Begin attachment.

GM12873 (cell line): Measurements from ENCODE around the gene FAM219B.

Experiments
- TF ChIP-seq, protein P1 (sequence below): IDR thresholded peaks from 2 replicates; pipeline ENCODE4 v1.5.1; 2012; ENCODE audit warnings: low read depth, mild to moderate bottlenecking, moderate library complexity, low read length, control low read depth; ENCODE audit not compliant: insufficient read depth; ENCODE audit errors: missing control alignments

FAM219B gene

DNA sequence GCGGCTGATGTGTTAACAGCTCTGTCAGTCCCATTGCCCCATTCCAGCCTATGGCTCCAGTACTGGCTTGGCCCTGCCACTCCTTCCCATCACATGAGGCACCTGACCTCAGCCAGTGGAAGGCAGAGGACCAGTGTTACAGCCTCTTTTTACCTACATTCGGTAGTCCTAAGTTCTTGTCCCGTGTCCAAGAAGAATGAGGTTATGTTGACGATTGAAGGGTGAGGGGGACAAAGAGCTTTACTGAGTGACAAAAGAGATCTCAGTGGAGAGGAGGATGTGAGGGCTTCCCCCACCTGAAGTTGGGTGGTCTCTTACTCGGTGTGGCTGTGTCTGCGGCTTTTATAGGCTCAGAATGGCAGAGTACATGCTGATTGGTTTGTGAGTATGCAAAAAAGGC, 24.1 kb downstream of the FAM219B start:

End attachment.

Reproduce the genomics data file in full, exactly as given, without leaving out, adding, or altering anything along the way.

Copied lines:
GM12873 (cell line): Measurements from ENCODE around the gene FAM219B.

Experiments
- TF ChIP-seq, protein P1 (sequence below): IDR thresholded peaks from 2 replicates; pipeline ENCODE4 v1.5.1; 2012; ENCODE audit warnings: low read depth, mild to moderate bottlenecking, moderate library complexity, low read length, control low read depth; ENCODE audit not compliant: insufficient read depth; ENCODE audit errors: missing control alignments

FAM219B gene

DNA sequence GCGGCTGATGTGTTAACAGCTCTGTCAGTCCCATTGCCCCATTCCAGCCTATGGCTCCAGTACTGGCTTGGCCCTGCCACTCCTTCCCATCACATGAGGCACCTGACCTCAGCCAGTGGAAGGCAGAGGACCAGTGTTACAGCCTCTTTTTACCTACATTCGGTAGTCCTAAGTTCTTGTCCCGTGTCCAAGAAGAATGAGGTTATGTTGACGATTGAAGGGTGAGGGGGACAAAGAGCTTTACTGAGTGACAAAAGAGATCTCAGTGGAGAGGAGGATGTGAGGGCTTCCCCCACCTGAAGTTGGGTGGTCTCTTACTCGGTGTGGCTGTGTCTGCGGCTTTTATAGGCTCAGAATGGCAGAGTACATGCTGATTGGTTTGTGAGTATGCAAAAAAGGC, 24.1 kb downstream of the FAM219B start: